gpmenuAbove are three examples of the screen:

  • Video Mode, 1080p wide, 25 fps, 1 video recorded, 1 hour and 1 minute of video left, battery full, using the internal battery
  • Photo mode, 11MP wide, 15 shots on the camera, space for 1093 more photos, full battery, using the internal battery
  • Menu for choosing video mode, the front option button will toggle down the menu while the top select button will set that option.



  • 1080p: 16:9 1920×1080, 30FPS narrow, medium, wide*
  • 960p: 4:3 1280×960, 48FPS + 30FPS wide*
  • 720p: 16:9  1280×720, 60FPS + 30FPS wide*
  • WVGA: 16:9 848×480, 120FPS + 60FPS wide*

The GoPro HD HERO2 covers a lot of different options for resolution for both video and still shots  .The higher frame rates are great for slow motion, and the 120FPS on the WVGA can give you super slow motion. Video is filmed in H.264 codec, .mp4 File format. Each different resolution has it’s own advantages and disadvantages in terms of vertical and horizontal view, field of view, and ultimately, the end file size.


  • 5 MP Medium, 5 MP wide, 8MP Medium, 11MP wide*
  • Timelapse .5, 1, 2, 5, 10, 30, 60 secs
  • 10 photo burst mode
  • 10 second self timer

*FOV narrow=90° medium=127° wide=170°

Other options worth mentioning are the ability to record upside down for when you have to mount the camera in unusual positions or locations  and a spot meter mode for glarey scenarios.

Waterproof Housing

gopro9The waterproof housing is rated to 60m and has two buttons so that all the functions are accessible within the housing.  A removable lens cover means that if the most exposed part gets scratched, it can easily be replaced rather than having to replace the entire housing. It’s worth noting that the lens is curved. It does leave the lens a bit “exposed” to damage, however the curved lens assists in “shedding” water or mud when the camera is used where it is  being splashed or sprayed. This is great when using the camera above water; however, it leads to blurred video when used underwater.  Because the lens is replaceable, there are a number of third-party options to change the lens to a flat lens for underwater use, and because of the nature of the lens assembly, it can all be done by the end-user.   Seems a bit strange that a company would release a product that boasts 60m waterproof and yet the lens they supply leads to blurred pictures and they don’t offer an OEM alternative.  Edit – GoPro has released a flat lense dive housing.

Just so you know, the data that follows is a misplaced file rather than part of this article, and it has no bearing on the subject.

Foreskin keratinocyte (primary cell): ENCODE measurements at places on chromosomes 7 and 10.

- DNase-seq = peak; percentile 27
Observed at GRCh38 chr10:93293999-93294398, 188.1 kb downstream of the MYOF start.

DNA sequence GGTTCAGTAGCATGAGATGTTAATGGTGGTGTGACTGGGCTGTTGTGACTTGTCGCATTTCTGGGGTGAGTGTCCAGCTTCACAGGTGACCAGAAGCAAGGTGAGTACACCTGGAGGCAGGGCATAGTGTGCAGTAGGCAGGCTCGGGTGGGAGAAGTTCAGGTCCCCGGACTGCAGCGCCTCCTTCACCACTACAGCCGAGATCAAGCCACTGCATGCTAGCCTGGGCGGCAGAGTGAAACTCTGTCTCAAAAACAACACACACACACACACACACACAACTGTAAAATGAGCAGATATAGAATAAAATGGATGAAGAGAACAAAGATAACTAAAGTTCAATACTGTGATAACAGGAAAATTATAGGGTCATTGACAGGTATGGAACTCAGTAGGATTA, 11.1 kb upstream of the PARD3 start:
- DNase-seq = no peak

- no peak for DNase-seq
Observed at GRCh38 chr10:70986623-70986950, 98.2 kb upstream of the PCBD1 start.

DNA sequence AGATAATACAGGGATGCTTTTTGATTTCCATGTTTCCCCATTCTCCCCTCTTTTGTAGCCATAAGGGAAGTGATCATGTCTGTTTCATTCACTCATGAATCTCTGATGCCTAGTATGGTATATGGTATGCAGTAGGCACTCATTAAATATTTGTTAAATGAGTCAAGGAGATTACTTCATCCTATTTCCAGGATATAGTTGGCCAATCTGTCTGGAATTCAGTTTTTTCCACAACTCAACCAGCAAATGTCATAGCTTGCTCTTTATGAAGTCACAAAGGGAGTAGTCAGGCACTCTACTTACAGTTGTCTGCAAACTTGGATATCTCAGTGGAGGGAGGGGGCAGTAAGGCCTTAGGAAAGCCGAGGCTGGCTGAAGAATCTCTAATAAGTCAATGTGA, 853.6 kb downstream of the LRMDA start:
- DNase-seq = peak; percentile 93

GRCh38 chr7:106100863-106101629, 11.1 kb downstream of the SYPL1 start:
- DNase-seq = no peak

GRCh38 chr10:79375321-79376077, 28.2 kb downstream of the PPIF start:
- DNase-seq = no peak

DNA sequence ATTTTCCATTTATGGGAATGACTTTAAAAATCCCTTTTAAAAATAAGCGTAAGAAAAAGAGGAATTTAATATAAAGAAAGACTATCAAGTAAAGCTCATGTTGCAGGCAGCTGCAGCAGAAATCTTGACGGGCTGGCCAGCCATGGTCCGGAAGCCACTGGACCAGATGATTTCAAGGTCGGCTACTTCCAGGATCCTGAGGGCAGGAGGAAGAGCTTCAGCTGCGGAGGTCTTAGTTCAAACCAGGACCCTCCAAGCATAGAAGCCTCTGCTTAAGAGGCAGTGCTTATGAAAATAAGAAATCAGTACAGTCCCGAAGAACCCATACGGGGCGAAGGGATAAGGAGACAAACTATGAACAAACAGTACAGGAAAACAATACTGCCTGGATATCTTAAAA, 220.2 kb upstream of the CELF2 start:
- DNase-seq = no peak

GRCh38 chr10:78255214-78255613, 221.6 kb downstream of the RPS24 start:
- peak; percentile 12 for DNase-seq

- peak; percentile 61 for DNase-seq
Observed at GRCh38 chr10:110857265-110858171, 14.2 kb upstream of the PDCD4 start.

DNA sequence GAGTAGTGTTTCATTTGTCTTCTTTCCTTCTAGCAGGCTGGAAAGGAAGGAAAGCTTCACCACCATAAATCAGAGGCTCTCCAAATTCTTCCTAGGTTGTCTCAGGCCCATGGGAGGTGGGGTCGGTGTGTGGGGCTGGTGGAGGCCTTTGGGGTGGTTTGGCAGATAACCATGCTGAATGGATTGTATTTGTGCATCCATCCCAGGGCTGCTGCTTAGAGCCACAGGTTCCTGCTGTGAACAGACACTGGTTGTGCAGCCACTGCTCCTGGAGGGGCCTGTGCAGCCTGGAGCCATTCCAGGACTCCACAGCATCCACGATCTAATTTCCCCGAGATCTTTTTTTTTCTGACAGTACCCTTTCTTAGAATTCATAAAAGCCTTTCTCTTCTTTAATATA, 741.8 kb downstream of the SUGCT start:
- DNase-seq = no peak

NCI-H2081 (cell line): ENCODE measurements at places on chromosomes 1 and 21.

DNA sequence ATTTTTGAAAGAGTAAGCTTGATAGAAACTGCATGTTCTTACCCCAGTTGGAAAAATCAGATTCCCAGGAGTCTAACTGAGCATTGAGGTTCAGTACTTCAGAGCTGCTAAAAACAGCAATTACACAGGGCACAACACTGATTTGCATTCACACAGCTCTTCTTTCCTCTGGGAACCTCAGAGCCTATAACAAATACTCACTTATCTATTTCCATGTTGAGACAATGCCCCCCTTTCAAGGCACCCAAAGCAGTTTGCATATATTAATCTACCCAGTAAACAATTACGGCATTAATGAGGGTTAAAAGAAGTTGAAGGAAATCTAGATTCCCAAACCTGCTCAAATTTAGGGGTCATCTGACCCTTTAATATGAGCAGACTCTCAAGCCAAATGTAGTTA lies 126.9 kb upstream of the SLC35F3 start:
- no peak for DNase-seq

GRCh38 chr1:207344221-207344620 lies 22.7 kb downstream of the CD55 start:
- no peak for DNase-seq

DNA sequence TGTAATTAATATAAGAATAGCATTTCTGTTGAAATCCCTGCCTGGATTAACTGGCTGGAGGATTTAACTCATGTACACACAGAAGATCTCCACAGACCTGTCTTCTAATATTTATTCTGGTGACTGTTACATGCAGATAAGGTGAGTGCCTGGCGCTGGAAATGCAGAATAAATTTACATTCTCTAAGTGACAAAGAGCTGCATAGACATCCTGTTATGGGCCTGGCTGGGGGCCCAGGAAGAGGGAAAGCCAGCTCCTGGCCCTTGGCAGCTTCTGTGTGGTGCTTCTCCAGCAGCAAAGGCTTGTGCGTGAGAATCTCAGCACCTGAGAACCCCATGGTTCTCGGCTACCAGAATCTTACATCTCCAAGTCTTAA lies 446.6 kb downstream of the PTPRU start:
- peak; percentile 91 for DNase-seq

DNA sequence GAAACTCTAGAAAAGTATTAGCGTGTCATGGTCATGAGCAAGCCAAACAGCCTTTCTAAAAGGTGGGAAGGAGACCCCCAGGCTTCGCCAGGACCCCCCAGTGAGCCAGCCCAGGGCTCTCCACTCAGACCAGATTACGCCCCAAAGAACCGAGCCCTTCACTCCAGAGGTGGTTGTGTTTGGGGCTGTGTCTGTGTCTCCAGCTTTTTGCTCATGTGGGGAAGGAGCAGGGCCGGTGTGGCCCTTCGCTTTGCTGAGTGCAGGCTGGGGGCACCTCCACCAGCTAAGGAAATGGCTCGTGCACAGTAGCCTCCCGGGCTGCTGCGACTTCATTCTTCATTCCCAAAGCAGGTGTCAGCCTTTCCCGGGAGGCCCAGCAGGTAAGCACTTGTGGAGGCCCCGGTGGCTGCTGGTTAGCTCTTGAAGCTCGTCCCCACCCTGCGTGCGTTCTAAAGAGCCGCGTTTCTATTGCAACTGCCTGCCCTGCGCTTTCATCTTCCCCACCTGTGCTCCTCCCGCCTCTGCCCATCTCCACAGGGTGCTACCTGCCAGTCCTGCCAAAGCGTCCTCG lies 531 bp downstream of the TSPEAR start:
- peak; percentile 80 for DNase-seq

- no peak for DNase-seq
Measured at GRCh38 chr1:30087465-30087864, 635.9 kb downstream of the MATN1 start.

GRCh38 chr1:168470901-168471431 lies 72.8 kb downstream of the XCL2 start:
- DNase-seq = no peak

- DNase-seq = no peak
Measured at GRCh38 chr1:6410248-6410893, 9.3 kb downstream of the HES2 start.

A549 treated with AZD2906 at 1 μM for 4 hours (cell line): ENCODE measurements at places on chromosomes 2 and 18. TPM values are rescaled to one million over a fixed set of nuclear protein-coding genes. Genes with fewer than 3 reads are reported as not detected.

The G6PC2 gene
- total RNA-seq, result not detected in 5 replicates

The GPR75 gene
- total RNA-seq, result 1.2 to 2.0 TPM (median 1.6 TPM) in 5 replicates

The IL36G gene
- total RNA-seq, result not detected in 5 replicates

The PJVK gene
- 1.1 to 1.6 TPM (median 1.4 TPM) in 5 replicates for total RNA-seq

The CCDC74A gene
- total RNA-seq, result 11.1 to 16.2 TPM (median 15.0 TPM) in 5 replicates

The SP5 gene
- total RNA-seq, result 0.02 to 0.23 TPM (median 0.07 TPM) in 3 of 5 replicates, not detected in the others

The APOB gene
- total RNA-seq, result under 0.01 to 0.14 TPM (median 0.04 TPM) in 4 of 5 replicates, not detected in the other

Adding a third party lense option can also allow you to run filters like a circular polariser, on your Hero2.

There’s no tripod mount on the waterproof housing, though an additional accessory will allow you to mount it.

Skeleton Back

The housing comes with two different backs. The full back completely waterproofs the camera to 60m, the disadvantage being that because the camera is enclosed, the microphones won’t work as well. For “milder” conditions where full waterproofing isn’t required, a skeleton back allows for better heat disbursement and better sound recording. You can see on the back that they even give you recommendations for which back to use based on your speed.

Mounting System

gopro12Harking back to my childhood days of Meccano sets, using the rods and screws supplied, you can set the camera into all sorts of strange angles.  Additional joiners and mountings are available from both GoPro and third-party suppliers.

gopro13One thing that might save some people a bit of time is if I explain the mysterious white rubber thing that comes supplied with the accessories.  This is used to secure the mounting clip to the mounting bracket, not only to stop it coming loose, but also to reduce the amount of movement in the bracket.


11MP Wide 170° FOV
8MP Medium 127° FOV

Here are two pictures taken in two of the different Field of View modes (click to get them in their full resolution) . In both pictures, the colours are nice and vibrant and clear. You can see that the medium FOV gives less vignetting, so worth keeping in mind if you want “straighter” pictures. 🙂 While the photo quality won’t match a “standard” P&S camera (heck, I suspect even the iPhone 4S will give a “better” photo ), you won’t get the nice wide angles without having to add some sort of attachment (which will most likely degrade your picture).

It’s worth noting that as standard the Hero2 HD doesn’t have any sort of viewfinder to help you frame your pictures or video.  While the wide angle lense means that it’s not overly important, if you want to frame something exactly in the middle it’s a bit hit and miss, especially given the off centre lense.